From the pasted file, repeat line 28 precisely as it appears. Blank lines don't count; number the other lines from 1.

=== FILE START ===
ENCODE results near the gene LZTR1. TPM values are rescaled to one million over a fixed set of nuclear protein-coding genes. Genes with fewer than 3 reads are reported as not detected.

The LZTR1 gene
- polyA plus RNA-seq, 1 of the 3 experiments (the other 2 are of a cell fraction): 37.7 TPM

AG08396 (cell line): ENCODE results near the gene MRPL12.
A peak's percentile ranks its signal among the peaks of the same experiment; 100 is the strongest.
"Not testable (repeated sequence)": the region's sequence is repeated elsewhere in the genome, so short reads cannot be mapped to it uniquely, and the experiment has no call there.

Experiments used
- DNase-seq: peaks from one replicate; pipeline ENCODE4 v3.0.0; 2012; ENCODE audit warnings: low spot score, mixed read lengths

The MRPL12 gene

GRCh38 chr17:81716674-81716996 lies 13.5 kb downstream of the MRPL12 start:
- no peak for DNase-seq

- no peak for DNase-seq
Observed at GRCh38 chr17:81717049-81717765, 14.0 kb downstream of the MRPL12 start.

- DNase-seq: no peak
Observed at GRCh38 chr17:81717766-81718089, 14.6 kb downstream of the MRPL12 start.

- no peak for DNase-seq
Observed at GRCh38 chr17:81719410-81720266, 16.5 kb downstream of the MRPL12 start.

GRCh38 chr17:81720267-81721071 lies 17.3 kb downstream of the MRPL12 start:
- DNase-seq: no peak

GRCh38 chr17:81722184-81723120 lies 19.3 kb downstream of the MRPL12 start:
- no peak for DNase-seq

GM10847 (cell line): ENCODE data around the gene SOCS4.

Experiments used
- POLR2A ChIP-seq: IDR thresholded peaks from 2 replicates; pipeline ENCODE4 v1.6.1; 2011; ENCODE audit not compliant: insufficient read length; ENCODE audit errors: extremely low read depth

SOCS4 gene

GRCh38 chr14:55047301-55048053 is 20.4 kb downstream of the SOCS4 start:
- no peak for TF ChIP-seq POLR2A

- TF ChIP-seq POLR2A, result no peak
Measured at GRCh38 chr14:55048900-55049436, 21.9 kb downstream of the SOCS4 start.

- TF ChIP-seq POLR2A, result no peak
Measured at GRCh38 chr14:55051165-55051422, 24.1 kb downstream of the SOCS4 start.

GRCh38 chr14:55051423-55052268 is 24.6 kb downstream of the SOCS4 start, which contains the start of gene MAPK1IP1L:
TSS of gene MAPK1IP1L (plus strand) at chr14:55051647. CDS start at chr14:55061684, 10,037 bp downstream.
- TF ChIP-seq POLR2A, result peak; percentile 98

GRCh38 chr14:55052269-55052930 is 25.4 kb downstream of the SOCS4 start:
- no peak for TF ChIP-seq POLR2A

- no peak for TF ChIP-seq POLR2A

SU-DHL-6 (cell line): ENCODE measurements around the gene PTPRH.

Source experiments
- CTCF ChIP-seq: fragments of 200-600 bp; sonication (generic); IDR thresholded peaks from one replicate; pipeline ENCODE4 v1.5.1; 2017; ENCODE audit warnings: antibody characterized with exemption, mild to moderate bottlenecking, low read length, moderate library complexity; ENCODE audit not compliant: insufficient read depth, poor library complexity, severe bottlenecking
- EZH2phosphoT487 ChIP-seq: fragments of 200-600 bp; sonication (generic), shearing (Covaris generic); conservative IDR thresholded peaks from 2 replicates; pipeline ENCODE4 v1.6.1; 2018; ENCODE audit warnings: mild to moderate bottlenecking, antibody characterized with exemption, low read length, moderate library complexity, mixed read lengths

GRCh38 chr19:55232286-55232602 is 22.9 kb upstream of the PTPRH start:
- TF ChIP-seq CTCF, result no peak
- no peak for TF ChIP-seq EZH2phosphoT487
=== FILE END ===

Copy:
- TF ChIP-seq POLR2A, result no peak